Making prescribing a reality: the next steps in practice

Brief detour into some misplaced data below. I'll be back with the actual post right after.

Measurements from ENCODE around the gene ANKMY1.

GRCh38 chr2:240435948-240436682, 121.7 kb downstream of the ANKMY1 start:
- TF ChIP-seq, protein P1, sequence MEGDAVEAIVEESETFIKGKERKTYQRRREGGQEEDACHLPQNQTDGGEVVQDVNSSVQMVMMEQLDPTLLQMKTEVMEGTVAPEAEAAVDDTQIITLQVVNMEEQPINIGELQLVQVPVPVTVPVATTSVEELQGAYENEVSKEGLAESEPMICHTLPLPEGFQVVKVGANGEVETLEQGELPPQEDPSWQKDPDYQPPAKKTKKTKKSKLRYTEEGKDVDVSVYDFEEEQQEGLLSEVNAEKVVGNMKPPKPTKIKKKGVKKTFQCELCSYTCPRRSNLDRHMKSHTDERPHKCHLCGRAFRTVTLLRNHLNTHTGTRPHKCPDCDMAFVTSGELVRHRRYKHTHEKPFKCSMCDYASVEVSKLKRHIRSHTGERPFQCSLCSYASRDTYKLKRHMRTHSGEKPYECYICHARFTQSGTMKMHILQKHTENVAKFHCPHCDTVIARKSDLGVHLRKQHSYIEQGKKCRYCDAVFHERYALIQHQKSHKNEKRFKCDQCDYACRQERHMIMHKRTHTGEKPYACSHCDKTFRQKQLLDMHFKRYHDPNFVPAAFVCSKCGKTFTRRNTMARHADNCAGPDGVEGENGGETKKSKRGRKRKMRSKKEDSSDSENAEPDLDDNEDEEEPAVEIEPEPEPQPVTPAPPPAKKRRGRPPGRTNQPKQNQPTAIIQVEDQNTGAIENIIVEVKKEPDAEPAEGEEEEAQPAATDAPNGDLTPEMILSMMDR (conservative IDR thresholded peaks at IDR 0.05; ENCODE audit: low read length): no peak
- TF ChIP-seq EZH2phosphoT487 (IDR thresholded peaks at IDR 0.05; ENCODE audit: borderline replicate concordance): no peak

What does the outcome from CHM mean?The recommendation made by the ad hoc group, and subsequent endorsement from the CHM, is the last major hurdle for the project in regards to influencing those who will ultimately advise government ministers on amendments to legislation. This means that we have successfully demonstrated that paramedic prescribing will be safe and appropriate, and will benefit patient care.However, rather than being seen as the end of the journey, this really only marks the start of the next leg. While the next phase is more predictable in terms of what needs to happen, it is less easy to predict when things will happen. You cannot complete a prescribing module with the hope that the law will change; and now that we know the law is very likely to change, there is a temptation to think this may expedite prescribing status.In reality, you can only become a prescriber after successfully completing a Health and Care Professionals Council (HCPC)-approved course once the law changes. This is because the annotation prescribers are given by the HCPC (2013) is the legal authority to prescribe and is only granted after completing a profession-specific approved training course and gaining a qualification.From this point, NHS England will work with the Department of Health and Social Care (DHSC) to make a submission to ministers requesting amendments to the Human Medicines Regulations (HMR) (2012), along with other consequential amendments to regulations that will be required to fully implement independent prescribing by paramedics. Of the many NHS Regulations, amendments must be made to the following:General Medical Services Contracts (NHS England, 2015a)Personal Medical Services Agreement (NHS England, 2015b)Charges for Drugs and Appliances (NHS England, 2015c)Pharmaceutical and Local Pharmaceutical Services (NHS England, 2013).There will also be further work with NHS England and the Home Office to consider the proposal for paramedic independent prescribers to be able to prescribe from the restricted list of six controlled drugs, which would require amendment of the Misuse of Drugs Regulations (Home Office, 2001). This is the same process for paramedics as it was for other professions achieving prescribing status previously. There are only two opportunities each year to recommend change to legislation—Easter and Autumn—and it is not certain whether we will see amendments to the HMR made early in 2018. While we cannot guarantee this, we hope that the amendments to the legislation happen earlier in the year.Alongside these goals, the College of Paramedics will continue to work in partnership with NHS England on key documents needed to support implementation, such as Practice Guidance and the Implementation Guide—the latter includes a self-assessment matrix for aspirant prescribers. These two documents will be published on the College website in due course. The other document is the Outline Curriculum Framework (Allied Health Professionals Federation; 2017) for allied health professional (AHP) prescribers. This document will be amended by the College with the support of NHS England, but it is owned by the Allied Health Professions Federations, who will publish this document on their website.Rather than being seen as the end of the journey, this really only marks the start of the next legADOBESTOCK/BORPHLOYThere is still lots of work to do, such as engaging with patient and public groups, universities, other professional bodies, the Association of Prescribers, and employers, among others, and we hope to be able to give more news on potential timescales on progress towards course enrolment dates as soon as possible.

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